Debugging Floating-point Exception Errors on CRAY T3D Systems

In last week's issue there was description of debugging floating-point exceptions extracted from the Cray Research Service Bulletin. By looking at the value of the FPCR register that is printed out as part of the exception handling a user can determine what type of floating-point exception has occurred. The CRSB article described 3 values of the FPCR register as hexadecimal numbers:

```
invalid operand:  FPCR=891
division by zero: FPCR=892
overflow:         FPRC=894
```
A further description of the FPCR comes from the CRI manual "Alpha Architecture Handbook - CRAY T3D Differences" TPD-0007 11-15-93. Below is the section describing the 64-bit FPCR register:
```
>  <-------------------------------bit positions----------------------------->
>  63 62--60 5958 57 56 55 54 53 52 51---------------------------------------0
> ____________________________________________________________________________
>
S
R / I
D
I
I
U
O
D
I

>
U
A   G
Y
O
N
N
V
Z
N

>
M
Z   N
N
V
E
F
F
E
V

>
> bit    description
> ____________________________________________________________________________
>
> 63     Summary Bit (SUM) Records bitwise OR of FPCR exception bits. Equal to
>        (FPCR[57]
FPRC[56]
FPRC[55]
FPCR[54]
FPRC[53]
FPRC[52]).
>
> 62-60  Reserved. Read As Zero; Ignored when written
>
> 59-58  Dynamic Rounding Mode(DYN). Indicated the rounding mode t0 be used by
>        an IEEE floating-point operate instruction when the instruction's
>        function field specifies dynamic mode (/D). Assignments are:
>
>        DYN     IEEE Rounding Mode Selected
>
>        00      Chopped rounding mode
>        01      Minus infinity
>        10      Normal rounding
>        11      Plus infinity
>
> 57     Integer Overflow(IOV). An integer arithmetic operation or a conversion
>        from floating to integer overflowed the destination precision.
>
> 56     Inexact Result(INE). A floating arithmetic or conversion operation gave
>        a result that differed from the mathematically exact result.
>
> 55     Underflow(UNF). A floating arithmetic or conversion operation
>        underflowed the destination exponent.
>
> 54     Overflow(OVF). A floating arithmetic or conversion operation overflowed
>        the destination exponent.
>
> 53     Division by Zero(DZE). An attempt was made to performs a floating
>        divide operation with a divisor of zero.
>
> 52     Invalid Operation(INV). An attempt was made to performs a floating
>        arithmetic, conversion or comparison operation, and one or more of the
>        operand values were illegal.
>
> 51-0   Reserved. Read As Zero; Ignored when written.
>
So for invalid operand:
FPCR=891
63 62--60 5958 57 56 55 54 53 52 51---------------------------------------0
1 0 0  0
1 0  0  1
0  0  0  1
8          9           1

And division by zero:
FPCR=892
63 62--60 5958 57 56 55 54 53 52 51---------------------------------------0
1 0 0  0
1 0  0  1
0  0  1  0
8          9           2

And for overflow:
FPRC=894
63 62--60 5958 57 56 55 54 53 52 51---------------------------------------0
1 0 0  0
1 0  0  1
0  1  0  0
8          9           4
```

Selectively Using APPRENTICE

As described in newsletter #59 (11/03/95), the instrumentation of apprentice can add significant execution time to the user's program. But as described in the article below, apprentice can be selectively turned off and on within the user's code (just like flowmark on the Y-MP). This article appeared in the June issue of the Cray Research Service Bulletin:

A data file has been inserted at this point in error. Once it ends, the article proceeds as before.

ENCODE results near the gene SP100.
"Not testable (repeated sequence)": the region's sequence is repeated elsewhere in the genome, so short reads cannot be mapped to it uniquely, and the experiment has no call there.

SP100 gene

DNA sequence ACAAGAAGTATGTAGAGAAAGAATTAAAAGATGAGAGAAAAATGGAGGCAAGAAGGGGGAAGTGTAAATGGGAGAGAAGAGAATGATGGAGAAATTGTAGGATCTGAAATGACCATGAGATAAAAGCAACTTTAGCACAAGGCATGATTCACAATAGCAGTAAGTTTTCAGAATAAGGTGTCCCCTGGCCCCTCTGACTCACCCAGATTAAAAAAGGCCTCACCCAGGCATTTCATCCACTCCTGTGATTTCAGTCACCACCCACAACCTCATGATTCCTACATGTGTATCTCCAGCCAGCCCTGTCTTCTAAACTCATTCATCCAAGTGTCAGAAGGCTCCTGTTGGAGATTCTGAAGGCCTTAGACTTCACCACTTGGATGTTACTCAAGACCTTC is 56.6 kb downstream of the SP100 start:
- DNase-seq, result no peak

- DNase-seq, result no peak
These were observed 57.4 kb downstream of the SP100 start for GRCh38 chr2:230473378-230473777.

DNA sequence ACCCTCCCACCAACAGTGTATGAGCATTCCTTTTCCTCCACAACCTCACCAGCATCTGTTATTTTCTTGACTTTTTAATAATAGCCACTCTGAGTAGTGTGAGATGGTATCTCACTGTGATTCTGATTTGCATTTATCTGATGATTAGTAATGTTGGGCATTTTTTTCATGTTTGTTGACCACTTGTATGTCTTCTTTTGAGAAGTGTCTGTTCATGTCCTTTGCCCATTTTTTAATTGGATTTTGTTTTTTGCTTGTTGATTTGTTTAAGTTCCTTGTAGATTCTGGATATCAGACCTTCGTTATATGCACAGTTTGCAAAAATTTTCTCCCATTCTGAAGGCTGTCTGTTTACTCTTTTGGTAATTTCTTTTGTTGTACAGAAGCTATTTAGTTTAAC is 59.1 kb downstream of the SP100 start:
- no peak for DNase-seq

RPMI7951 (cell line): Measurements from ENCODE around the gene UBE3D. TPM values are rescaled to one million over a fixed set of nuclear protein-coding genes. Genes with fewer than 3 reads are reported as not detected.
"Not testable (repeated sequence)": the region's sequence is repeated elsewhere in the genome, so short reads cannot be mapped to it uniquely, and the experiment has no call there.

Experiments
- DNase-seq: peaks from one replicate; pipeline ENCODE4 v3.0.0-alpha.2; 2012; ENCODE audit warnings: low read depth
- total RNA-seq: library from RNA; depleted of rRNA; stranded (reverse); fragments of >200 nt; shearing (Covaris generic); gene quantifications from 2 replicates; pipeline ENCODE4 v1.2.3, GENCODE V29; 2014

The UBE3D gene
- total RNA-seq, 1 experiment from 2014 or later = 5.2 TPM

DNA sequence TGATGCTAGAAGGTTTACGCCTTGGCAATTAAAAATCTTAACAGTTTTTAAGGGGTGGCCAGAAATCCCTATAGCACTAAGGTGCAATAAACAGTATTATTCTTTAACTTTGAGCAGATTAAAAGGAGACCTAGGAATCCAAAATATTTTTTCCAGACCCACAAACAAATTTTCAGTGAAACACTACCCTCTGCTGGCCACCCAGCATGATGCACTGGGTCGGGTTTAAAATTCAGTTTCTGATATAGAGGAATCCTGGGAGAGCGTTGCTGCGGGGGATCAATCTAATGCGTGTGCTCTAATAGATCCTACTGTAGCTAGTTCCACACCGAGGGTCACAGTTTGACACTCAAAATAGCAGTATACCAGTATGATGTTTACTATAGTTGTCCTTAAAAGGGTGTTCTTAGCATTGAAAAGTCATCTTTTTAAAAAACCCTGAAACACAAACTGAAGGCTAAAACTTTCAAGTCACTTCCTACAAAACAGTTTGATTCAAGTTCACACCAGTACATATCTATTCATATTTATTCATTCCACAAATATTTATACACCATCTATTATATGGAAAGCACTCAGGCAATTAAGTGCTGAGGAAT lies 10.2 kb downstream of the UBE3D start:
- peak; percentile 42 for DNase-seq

```
> Controlling the statistics reported by MPP Apprentice
>
> Systems:     CRAY T3D
> OS:          UNICOS MAX
> Product:     MPP Apprentice
> Audience:    Programmers, end users
> Date:        June 1995
>
> The MPP Apprentice tool provides a detailed performance report for CRAY
> T3D programs. Usually, when you instrument (that is, add machine code to
> measure performance) your programs by using the MPP Apprentice tool, it
> reports statistics from the start of the program to the end, summing
> statistics across all of the processing elements (PEs) that the program
> uses. However, you may want the statistics only from a limited section
> of code or from a subset of PEs. Three user-callable routines -- APPRIF,
> APPCTRL, and APPZERO -- that are available in both C and Fortran, give
> you finer control over the reported statistics.
>
> You do not have to instrument every routine in a program for MPP Apprentice;
> you can link instrumented routines with noninstrumented routines. Because
> MPP Apprentice instrumentation introduces overhead into a code, you may
> find it convenient to instrument only the routines in which you are
> interested. However, because instrumentation is toggled at the file level,
> you must keep the routines in their own files so you can instrument the
> routines selectively.
>
> The APPRIF routine creates a run-time information file (RIF) using the
> current run-time data. You pass the RIF file name to the APPRIF routine
> (if no file name is given, APPRIF writes to app.rif). All programs
> instrumented for MPP Apprentice automatically write to app.rif during
> exit processing; therefore, if you do not provide an RIF file name, the
> exit processing will overwrite your RIF data. APPRIF contains synchronization
> points (that is, barriers), and so it must be called by all PEs, regardless
> of which PEs are writing data (see the discussion of the APPCTRL routine
> that follows). Failure to be called by all PEs will cause a run-time error
> message or a program hang during the attempt to create the RIF.
>
> The APPCTRL routine controls whether the local PE will write its run-time
> data during the next call to APPRIF. By default, data will be written from
> every PE.  Passing a 0 to APPCTRL will turn off reporting of the data for
> the calling PE.  Passing a 1 to APPCTRL will turn on reporting of the data
> for the calling PE.
>
> The APPZERO routine resets the accumulated statistics for the calling PE.
> Statistics accumulate after the call to APPZERO as if the program was
> just starting. Because neither APPCTRL or APPZERO contain synchronization
> points, they do not need to be called by all PEs.
>
> For examples of using these routines, see Figure 1. Example 1 and example 2